Churchill has written extensive memoirs, which I have not read. Lukacs contends that the Prime Minister actually held back details concerning the positions of Halifax and other defeatists out of magnanimity towards his colleagues.

Before reading this work I knew next to nothing about Halifax. Though Lukacs’s interpretation seems credible, I will withhold forming an opinion of such an important figure based upon this single account. 

Lukacs ends by detailing his presumptions about what a German victory against Great Britain would have meant. He argues that it would have been the end of the Western world as we know it, 

"Britain could not win the war. In the end America and Russia did. But in May 1940 Churchill was the one who did not lose it. Then and there he saved Britain, and Europe, and Western civilization.”

I find a flaw in Lukacs’s general reasoning. He too often lays out what he believes to be definitive consequences to hypothetical events. A few examples of these contentions: the loss of the B. E. F. would not have had an appreciable change in British resolve, if negotiations with Hitler were initiated they would have inevitably led to British surrender and British defeat would have led to eventual American capitulation to Hitler. Lukacs may be right about these things, but he too easily disregards other possibilities. With this said however, it is clear that had Great Britain been defeated, most imagined alternate histories would have indeed been much bleaker than the reality of the history that we know. 

This is a dramatic and riveting book. The five days of the title were truly a time of existentialist crises for Great Britain and for democracy itself. Lukacs details it all with accounts of War Cabinet meetings and maneuverings and military strategy, as well as with historical evidence concerning the mood and opinions of the people of Great Britain.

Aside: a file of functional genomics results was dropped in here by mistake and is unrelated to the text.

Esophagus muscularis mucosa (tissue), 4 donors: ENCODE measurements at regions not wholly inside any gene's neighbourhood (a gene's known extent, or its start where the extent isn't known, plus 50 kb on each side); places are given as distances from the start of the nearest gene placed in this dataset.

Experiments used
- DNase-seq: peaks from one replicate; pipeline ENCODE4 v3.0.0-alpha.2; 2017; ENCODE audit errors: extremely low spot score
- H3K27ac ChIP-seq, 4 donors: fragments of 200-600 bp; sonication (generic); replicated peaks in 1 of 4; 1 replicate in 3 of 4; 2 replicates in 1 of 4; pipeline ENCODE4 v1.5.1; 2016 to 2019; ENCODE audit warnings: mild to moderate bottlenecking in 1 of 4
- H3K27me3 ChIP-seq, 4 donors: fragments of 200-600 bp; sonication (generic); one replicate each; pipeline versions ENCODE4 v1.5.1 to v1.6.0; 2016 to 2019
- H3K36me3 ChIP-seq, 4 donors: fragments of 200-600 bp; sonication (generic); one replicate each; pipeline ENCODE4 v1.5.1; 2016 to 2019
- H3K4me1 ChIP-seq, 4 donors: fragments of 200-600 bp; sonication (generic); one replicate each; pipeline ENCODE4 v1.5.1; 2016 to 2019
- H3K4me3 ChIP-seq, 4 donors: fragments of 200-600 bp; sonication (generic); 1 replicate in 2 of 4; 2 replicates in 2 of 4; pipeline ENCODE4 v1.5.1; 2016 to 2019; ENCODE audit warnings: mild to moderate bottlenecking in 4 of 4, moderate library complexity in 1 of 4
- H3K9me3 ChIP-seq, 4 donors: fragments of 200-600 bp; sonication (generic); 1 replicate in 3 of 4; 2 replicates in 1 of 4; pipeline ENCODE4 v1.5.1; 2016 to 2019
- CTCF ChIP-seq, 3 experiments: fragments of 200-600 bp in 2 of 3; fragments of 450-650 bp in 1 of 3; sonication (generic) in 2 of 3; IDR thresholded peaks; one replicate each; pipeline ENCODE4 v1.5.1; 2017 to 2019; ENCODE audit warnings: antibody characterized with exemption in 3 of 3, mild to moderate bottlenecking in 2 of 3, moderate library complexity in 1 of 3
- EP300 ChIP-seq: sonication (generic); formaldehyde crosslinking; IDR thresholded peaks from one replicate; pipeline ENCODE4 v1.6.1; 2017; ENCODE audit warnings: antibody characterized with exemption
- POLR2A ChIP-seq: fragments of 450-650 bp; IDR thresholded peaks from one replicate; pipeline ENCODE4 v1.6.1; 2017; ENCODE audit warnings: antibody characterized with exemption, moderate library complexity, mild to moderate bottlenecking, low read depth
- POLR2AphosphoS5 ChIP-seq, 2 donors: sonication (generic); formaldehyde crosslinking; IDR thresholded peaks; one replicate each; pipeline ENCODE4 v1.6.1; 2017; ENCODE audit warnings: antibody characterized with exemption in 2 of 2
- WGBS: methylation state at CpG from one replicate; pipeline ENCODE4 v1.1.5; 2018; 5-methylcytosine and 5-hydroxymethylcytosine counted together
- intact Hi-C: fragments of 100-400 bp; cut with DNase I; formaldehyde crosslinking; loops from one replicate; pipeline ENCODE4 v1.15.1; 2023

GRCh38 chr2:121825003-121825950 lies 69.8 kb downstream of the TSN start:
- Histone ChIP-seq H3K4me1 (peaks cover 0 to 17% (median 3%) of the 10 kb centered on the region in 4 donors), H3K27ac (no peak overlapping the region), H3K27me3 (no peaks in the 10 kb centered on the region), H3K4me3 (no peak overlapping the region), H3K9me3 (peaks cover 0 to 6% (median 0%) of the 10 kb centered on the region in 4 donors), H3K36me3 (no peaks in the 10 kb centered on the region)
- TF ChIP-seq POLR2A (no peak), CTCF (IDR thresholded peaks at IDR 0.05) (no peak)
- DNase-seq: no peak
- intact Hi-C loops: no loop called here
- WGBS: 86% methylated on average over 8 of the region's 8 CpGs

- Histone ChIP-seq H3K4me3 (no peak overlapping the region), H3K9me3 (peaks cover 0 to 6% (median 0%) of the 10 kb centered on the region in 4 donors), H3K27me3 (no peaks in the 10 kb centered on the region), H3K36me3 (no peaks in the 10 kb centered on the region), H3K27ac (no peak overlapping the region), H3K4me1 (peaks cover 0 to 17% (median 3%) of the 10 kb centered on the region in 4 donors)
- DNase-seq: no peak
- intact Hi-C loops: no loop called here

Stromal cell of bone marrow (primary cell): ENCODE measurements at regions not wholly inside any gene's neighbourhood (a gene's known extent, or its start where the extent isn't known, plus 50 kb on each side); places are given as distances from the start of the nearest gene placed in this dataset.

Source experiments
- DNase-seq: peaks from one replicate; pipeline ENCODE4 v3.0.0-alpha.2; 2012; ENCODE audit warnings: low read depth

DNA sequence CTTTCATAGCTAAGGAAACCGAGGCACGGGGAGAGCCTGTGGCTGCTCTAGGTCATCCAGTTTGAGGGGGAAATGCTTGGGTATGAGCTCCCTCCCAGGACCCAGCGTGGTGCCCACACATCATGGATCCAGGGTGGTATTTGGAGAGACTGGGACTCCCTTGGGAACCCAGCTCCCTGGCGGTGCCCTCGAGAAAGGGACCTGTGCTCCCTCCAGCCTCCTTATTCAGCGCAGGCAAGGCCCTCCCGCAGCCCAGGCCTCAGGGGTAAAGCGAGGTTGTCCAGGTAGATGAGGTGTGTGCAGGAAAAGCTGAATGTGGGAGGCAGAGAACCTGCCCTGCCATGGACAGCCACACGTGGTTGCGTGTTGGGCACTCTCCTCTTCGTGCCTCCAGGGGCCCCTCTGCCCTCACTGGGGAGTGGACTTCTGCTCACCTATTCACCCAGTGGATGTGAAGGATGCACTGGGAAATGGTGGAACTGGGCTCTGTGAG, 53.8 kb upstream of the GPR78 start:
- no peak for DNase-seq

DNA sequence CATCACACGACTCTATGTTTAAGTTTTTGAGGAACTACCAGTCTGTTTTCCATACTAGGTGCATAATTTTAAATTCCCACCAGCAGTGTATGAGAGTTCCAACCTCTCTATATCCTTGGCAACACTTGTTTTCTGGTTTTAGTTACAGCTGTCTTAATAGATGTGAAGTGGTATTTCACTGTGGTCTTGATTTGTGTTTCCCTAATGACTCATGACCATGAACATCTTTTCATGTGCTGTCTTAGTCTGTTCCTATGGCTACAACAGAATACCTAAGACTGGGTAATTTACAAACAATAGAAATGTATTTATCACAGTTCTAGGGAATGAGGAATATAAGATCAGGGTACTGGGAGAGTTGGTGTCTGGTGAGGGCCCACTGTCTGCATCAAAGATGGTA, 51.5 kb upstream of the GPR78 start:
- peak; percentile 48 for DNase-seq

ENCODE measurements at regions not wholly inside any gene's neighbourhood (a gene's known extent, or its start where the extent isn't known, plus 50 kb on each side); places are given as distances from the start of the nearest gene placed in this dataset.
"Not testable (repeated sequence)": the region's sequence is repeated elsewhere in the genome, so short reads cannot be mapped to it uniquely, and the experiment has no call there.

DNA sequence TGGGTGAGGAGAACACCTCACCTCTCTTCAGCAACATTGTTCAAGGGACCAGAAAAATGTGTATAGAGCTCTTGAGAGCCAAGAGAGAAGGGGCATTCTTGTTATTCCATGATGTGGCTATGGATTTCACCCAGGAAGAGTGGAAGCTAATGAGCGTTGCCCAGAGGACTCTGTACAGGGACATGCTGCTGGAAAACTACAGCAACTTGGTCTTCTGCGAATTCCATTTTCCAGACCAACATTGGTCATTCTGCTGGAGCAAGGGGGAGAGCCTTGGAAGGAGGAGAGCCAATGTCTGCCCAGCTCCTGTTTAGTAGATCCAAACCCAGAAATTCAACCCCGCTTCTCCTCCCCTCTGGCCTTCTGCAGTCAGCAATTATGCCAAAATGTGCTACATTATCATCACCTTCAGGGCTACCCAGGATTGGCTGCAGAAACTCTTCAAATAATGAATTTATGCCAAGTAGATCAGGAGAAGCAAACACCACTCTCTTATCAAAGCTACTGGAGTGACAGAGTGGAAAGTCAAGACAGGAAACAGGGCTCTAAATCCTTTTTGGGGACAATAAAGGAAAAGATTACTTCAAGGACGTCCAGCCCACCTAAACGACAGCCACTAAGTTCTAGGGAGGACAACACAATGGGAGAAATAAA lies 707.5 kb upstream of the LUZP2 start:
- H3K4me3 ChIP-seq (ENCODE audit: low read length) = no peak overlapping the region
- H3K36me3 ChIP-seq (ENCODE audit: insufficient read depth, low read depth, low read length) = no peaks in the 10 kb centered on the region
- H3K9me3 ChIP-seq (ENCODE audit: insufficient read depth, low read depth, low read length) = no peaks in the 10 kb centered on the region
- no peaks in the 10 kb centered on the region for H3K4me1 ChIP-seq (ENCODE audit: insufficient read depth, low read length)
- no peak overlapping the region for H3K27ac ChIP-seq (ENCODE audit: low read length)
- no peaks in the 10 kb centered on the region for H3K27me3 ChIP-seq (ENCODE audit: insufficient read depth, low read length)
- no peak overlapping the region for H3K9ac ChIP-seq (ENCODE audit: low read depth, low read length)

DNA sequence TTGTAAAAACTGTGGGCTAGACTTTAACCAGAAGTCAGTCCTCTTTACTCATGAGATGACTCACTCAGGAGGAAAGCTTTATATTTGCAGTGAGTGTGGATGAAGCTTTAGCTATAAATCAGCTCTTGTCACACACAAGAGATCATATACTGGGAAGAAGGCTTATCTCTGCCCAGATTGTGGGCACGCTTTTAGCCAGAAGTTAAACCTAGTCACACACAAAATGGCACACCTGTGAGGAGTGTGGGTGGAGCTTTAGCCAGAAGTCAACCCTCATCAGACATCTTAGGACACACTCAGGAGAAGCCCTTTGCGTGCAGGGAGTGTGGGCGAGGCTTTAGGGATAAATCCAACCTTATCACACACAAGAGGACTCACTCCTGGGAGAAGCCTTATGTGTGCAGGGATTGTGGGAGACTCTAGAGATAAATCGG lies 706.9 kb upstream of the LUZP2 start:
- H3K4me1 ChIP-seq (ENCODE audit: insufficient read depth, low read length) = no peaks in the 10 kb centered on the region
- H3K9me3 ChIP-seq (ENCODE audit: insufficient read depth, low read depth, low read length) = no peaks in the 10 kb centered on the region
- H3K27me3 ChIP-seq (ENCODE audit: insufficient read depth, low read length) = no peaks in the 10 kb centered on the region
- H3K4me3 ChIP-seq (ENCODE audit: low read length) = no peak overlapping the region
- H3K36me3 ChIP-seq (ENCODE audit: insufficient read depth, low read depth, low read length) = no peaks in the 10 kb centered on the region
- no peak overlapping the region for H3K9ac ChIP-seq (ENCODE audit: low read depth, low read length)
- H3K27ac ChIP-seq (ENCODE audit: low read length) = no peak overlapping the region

Ultimately, this book is a stirring celebration of Churchill and his actions. Great Britain looked into the jaws of an evil intent on devouring civilization and courageously fought it off.  Lukacs has written a testament to Churchill who did not flinch and who rallied the British public to do the same. The situation was indeed very bad in May of 1940. Without the luxury of hindsight, Halifax, in some ways, seemed to be a realist.

I would not recommend this book to readers who have little knowledge of the early days in of World War II in Europe. This is a book that digs deeply into a very tight subject and presupposes that the reader is equipped with basic background information. A very basic understanding of the European situation of the era is an almost mandatory prerequisite for comprehending this work. However, those familiar and interested in this period will find this to be an irresistibly interesting read. It is also a must for those who are interested in the behavior of governments and publics in times of crises. Even if one is cautious in accepting all of Lukacs’s contentions and “what ifs”, this is a story of one of the most pivotal five days in history and is instrumental in understanding the major events of World War II and the twentieth century.